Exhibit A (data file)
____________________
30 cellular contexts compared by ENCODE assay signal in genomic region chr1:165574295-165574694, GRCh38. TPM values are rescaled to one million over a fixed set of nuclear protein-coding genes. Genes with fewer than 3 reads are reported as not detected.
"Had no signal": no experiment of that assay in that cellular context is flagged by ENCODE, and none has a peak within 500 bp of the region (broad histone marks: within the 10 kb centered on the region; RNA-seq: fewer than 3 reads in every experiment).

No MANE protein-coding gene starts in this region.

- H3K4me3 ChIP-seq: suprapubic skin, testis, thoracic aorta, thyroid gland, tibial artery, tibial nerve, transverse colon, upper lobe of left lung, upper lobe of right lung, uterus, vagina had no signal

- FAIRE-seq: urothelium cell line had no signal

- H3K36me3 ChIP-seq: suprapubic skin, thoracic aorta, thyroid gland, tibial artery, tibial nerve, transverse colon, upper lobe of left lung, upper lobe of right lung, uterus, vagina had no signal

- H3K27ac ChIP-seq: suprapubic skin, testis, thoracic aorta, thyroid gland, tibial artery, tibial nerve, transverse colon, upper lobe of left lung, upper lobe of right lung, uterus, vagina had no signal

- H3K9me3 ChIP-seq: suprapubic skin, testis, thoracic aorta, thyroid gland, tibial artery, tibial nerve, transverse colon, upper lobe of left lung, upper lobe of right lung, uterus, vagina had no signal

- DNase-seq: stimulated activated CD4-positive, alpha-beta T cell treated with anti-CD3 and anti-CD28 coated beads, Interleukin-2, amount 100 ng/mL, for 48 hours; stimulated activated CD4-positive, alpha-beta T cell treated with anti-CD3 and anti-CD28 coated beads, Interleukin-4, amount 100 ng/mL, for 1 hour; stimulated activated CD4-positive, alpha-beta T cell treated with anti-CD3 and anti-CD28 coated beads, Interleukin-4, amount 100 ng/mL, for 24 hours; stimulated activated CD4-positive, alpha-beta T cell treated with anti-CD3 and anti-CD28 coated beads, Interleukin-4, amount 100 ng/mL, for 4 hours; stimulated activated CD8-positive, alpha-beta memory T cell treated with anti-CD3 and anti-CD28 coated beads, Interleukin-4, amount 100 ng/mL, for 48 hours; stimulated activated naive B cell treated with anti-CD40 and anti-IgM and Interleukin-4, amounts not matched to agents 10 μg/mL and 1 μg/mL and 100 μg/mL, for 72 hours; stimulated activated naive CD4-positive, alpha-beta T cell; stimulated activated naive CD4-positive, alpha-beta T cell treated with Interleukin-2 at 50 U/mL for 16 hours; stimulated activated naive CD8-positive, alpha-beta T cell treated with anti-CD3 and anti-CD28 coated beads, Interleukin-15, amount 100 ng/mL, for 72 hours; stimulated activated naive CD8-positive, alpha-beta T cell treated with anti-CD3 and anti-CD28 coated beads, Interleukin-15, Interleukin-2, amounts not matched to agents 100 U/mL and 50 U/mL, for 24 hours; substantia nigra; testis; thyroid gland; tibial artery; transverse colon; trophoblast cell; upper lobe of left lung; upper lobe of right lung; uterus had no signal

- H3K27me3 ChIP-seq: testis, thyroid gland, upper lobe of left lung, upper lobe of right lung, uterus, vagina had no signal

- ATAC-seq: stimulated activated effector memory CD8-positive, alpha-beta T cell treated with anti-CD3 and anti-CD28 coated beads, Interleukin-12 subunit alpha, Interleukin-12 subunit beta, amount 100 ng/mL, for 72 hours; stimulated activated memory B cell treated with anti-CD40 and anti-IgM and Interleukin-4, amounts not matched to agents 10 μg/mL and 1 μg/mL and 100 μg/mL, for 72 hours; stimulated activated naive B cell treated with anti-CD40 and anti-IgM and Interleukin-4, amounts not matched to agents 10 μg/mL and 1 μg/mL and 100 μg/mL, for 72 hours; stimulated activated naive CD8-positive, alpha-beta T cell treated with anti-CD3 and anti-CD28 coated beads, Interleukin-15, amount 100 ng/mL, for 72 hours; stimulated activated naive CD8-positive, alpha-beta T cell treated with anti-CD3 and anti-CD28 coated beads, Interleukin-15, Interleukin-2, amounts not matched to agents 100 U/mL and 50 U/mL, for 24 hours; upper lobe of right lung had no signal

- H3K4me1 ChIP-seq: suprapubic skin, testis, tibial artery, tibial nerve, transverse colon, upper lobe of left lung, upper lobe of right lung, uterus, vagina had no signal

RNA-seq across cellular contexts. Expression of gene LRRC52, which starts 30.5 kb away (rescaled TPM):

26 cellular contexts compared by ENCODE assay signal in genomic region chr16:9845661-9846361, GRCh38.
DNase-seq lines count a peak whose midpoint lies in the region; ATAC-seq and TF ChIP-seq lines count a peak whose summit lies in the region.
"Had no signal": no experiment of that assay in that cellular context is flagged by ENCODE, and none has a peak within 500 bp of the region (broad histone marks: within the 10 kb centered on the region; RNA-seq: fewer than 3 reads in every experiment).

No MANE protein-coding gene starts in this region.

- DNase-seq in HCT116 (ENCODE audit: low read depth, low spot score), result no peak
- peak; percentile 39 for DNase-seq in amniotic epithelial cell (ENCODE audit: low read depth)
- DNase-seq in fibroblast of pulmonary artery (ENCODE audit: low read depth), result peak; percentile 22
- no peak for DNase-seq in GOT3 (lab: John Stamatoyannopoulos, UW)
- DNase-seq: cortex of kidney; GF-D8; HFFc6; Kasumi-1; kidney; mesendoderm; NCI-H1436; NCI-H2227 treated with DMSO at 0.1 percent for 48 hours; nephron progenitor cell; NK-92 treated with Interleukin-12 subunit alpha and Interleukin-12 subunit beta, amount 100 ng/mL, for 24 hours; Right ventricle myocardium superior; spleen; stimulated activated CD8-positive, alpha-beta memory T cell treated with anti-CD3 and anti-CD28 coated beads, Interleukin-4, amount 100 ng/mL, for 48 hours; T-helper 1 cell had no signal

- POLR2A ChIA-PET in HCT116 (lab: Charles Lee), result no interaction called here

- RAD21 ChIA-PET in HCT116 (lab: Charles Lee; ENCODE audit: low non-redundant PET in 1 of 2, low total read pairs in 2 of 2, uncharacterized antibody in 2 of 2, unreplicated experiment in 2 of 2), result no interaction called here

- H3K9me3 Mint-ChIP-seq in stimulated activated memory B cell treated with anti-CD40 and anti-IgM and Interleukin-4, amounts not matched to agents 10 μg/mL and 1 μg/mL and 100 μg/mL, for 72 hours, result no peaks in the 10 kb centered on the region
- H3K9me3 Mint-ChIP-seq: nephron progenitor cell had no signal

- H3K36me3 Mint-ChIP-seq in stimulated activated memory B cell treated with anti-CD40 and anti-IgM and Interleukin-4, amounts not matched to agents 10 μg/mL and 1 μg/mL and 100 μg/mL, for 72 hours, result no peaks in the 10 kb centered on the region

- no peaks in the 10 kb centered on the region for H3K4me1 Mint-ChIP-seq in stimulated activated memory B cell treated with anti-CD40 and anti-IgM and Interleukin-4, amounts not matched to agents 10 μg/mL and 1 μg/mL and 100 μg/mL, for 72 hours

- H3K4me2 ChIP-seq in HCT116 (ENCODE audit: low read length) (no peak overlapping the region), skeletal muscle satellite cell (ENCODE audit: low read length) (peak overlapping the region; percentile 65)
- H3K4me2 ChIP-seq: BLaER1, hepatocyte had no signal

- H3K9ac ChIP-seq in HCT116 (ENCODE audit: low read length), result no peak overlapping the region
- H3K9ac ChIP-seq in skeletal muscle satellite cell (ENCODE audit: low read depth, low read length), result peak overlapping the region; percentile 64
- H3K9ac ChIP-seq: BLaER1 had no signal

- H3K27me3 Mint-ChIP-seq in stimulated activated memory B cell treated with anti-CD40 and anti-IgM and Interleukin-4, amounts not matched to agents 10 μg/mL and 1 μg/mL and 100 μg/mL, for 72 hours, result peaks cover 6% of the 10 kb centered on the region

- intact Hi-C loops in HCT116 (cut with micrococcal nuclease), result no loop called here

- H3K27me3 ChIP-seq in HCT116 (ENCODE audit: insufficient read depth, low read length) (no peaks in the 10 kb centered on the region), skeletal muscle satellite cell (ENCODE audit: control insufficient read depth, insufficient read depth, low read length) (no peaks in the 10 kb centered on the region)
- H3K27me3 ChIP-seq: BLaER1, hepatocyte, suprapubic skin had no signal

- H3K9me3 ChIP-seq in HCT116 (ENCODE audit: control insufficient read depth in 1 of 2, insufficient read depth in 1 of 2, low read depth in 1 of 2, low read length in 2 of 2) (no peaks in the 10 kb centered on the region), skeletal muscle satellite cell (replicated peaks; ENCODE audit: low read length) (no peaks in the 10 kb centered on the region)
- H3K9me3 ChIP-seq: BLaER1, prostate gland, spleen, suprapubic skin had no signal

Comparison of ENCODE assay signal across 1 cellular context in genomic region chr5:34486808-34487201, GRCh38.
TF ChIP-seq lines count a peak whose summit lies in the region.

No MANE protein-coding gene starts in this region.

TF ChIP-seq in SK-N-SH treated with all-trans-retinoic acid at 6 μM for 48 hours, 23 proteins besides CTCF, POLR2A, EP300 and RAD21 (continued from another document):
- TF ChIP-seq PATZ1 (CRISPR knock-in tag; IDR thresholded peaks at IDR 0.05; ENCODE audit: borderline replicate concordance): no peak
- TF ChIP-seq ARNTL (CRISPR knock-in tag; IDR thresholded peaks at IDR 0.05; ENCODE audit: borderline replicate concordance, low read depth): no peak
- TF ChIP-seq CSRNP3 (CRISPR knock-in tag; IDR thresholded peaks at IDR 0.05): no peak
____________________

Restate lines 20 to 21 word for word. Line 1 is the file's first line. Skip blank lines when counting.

- DNase-seq in fibroblast of pulmonary artery (ENCODE audit: low read depth), result peak; percentile 22
- no peak for DNase-seq in GOT3 (lab: John Stamatoyannopoulos, UW)